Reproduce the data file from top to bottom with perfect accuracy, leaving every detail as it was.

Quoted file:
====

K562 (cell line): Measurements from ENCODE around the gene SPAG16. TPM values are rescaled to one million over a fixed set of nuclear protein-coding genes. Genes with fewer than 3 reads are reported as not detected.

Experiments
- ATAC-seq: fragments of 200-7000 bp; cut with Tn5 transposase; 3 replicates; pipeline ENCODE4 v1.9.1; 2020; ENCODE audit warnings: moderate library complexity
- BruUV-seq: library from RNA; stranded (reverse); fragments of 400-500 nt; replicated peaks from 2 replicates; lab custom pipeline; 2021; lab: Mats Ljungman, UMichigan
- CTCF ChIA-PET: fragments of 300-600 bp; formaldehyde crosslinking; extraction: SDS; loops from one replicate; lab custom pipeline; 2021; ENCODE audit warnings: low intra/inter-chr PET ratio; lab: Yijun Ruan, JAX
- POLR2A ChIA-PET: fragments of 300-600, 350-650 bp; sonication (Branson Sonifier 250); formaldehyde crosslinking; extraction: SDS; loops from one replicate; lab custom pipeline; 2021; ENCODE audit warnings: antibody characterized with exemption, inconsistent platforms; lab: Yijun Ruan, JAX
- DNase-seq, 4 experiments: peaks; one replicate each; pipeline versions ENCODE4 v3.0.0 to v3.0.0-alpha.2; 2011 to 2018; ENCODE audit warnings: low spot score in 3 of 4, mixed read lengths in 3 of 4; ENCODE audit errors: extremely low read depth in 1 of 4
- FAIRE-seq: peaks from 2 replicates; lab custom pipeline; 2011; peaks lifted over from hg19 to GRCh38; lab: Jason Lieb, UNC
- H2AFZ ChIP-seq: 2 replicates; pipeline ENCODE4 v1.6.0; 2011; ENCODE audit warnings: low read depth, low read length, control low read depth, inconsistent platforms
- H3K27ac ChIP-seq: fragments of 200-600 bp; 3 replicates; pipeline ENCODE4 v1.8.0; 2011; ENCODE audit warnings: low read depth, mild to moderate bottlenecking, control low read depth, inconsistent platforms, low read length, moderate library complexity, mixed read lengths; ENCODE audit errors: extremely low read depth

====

K562 (cell line): Measurements from ENCODE around the gene SPAG16. TPM values are rescaled to one million over a fixed set of nuclear protein-coding genes. Genes with fewer than 3 reads are reported as not detected.

Experiments
- ATAC-seq: fragments of 200-7000 bp; cut with Tn5 transposase; 3 replicates; pipeline ENCODE4 v1.9.1; 2020; ENCODE audit warnings: moderate library complexity
- BruUV-seq: library from RNA; stranded (reverse); fragments of 400-500 nt; replicated peaks from 2 replicates; lab custom pipeline; 2021; lab: Mats Ljungman, UMichigan
- CTCF ChIA-PET: fragments of 300-600 bp; formaldehyde crosslinking; extraction: SDS; loops from one replicate; lab custom pipeline; 2021; ENCODE audit warnings: low intra/inter-chr PET ratio; lab: Yijun Ruan, JAX
- POLR2A ChIA-PET: fragments of 300-600, 350-650 bp; sonication (Branson Sonifier 250); formaldehyde crosslinking; extraction: SDS; loops from one replicate; lab custom pipeline; 2021; ENCODE audit warnings: antibody characterized with exemption, inconsistent platforms; lab: Yijun Ruan, JAX
- DNase-seq, 4 experiments: peaks; one replicate each; pipeline versions ENCODE4 v3.0.0 to v3.0.0-alpha.2; 2011 to 2018; ENCODE audit warnings: low spot score in 3 of 4, mixed read lengths in 3 of 4; ENCODE audit errors: extremely low read depth in 1 of 4
- FAIRE-seq: peaks from 2 replicates; lab custom pipeline; 2011; peaks lifted over from hg19 to GRCh38; lab: Jason Lieb, UNC
- H2AFZ ChIP-seq: 2 replicates; pipeline ENCODE4 v1.6.0; 2011; ENCODE audit warnings: low read depth, low read length, control low read depth, inconsistent platforms
- H3K27ac ChIP-seq: fragments of 200-600 bp; 3 replicates; pipeline ENCODE4 v1.8.0; 2011; ENCODE audit warnings: low read depth, mild to moderate bottlenecking, control low read depth, inconsistent platforms, low read length, moderate library complexity, mixed read lengths; ENCODE audit errors: extremely low read depth